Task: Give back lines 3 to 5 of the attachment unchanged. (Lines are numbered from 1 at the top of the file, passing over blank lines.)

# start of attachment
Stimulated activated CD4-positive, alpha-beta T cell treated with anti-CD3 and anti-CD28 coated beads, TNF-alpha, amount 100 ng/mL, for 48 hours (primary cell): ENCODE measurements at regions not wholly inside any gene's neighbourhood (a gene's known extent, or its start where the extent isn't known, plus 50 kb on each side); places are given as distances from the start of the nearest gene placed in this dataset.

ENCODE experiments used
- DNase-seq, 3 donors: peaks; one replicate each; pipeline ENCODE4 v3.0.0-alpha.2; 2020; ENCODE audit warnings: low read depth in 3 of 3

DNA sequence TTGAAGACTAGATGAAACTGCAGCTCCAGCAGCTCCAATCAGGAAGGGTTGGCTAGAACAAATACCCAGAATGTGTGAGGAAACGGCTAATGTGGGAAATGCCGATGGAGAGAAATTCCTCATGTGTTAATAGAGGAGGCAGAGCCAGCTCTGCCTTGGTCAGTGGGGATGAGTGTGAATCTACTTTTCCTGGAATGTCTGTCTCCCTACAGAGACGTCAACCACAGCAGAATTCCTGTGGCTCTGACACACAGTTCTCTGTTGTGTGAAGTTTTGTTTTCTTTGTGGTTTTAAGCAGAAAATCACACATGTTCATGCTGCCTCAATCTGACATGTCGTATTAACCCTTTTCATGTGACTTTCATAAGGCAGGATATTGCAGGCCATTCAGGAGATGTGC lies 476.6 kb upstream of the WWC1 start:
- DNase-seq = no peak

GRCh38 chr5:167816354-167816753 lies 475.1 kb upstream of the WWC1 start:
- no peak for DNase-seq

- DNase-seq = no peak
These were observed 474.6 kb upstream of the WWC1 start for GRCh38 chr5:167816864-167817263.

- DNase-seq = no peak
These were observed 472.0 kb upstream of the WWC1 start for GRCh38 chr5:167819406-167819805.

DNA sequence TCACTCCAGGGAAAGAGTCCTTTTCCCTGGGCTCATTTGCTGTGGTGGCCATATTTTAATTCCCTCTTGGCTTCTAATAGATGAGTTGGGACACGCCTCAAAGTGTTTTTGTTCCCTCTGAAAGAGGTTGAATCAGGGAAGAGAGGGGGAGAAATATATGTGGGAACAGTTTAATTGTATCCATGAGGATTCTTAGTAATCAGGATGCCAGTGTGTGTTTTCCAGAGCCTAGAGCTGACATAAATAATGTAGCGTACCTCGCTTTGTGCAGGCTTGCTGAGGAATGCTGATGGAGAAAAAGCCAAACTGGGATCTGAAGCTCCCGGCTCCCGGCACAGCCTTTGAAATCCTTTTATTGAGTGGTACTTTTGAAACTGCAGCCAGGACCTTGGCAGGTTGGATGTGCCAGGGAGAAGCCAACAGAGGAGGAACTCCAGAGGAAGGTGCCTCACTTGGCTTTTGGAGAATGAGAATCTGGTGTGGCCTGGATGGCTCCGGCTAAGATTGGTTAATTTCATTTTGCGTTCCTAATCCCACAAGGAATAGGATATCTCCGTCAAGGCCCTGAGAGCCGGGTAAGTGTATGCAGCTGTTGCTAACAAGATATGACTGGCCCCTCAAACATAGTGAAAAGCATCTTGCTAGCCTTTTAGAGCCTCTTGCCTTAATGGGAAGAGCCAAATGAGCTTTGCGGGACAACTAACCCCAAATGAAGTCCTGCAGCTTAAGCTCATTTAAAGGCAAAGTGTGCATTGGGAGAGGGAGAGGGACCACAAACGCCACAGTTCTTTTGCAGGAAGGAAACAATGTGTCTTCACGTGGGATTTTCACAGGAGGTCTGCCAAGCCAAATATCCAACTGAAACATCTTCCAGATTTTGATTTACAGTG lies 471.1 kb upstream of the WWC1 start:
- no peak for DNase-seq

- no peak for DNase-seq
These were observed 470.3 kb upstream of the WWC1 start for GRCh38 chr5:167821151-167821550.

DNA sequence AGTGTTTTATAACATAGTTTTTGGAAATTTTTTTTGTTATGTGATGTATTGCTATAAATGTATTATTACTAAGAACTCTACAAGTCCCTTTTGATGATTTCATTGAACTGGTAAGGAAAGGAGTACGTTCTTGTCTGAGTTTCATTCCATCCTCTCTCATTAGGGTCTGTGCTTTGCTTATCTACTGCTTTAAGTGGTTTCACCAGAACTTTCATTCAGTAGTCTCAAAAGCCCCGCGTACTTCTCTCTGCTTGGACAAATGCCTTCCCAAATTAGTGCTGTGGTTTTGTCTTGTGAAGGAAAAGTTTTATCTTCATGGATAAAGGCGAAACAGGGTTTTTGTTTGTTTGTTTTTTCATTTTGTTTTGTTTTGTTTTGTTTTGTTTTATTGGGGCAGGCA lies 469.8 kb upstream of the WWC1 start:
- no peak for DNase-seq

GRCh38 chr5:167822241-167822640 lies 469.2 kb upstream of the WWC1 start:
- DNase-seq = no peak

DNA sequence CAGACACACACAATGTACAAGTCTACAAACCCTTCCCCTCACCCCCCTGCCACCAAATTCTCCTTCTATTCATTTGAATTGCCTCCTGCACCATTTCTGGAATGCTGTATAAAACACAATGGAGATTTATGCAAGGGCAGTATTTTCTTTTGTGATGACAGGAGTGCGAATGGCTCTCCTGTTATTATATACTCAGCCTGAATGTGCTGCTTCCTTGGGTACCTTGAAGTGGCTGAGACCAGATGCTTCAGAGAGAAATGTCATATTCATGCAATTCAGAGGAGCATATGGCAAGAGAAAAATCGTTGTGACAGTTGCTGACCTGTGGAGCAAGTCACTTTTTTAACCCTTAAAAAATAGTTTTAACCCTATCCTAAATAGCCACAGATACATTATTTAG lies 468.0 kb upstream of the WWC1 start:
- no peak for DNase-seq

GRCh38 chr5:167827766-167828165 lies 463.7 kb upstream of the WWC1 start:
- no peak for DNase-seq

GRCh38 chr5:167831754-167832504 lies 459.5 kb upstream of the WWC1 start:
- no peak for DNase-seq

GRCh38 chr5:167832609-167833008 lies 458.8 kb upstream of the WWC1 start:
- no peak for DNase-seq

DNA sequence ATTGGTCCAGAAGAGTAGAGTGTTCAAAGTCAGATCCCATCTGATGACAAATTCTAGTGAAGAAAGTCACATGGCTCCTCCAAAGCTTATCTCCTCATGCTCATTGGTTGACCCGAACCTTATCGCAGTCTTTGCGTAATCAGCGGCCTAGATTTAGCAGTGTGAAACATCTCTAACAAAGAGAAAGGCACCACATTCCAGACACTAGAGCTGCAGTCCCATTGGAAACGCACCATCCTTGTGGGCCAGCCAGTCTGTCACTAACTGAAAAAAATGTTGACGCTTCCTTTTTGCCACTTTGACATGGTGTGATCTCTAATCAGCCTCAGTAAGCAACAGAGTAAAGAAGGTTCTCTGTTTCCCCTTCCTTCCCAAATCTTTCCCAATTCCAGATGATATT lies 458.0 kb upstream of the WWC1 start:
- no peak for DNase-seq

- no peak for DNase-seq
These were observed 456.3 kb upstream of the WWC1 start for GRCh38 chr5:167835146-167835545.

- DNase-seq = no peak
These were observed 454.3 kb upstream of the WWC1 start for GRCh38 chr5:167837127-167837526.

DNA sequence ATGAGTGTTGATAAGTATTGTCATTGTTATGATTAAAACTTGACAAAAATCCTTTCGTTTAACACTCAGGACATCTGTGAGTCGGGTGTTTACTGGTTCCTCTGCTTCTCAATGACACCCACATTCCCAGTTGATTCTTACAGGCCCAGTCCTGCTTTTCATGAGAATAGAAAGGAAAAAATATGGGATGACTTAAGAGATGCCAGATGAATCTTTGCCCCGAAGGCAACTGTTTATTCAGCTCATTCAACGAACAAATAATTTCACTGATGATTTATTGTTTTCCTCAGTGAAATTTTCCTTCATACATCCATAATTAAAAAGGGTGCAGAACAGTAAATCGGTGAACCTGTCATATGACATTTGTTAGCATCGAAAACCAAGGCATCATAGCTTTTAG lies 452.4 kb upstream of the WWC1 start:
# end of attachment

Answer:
- DNase-seq, 3 donors: peaks; one replicate each; pipeline ENCODE4 v3.0.0-alpha.2; 2020; ENCODE audit warnings: low read depth in 3 of 3

DNA sequence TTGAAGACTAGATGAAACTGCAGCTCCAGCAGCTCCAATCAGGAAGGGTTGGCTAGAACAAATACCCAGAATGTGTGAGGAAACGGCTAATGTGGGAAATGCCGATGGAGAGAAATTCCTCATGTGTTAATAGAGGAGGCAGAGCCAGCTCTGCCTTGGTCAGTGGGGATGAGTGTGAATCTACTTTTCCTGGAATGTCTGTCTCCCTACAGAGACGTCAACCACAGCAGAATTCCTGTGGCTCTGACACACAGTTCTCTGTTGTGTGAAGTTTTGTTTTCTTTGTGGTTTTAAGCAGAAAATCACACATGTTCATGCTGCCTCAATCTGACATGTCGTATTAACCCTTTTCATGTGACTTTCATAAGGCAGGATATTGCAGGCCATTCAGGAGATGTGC lies 476.6 kb upstream of the WWC1 start:
- DNase-seq = no peak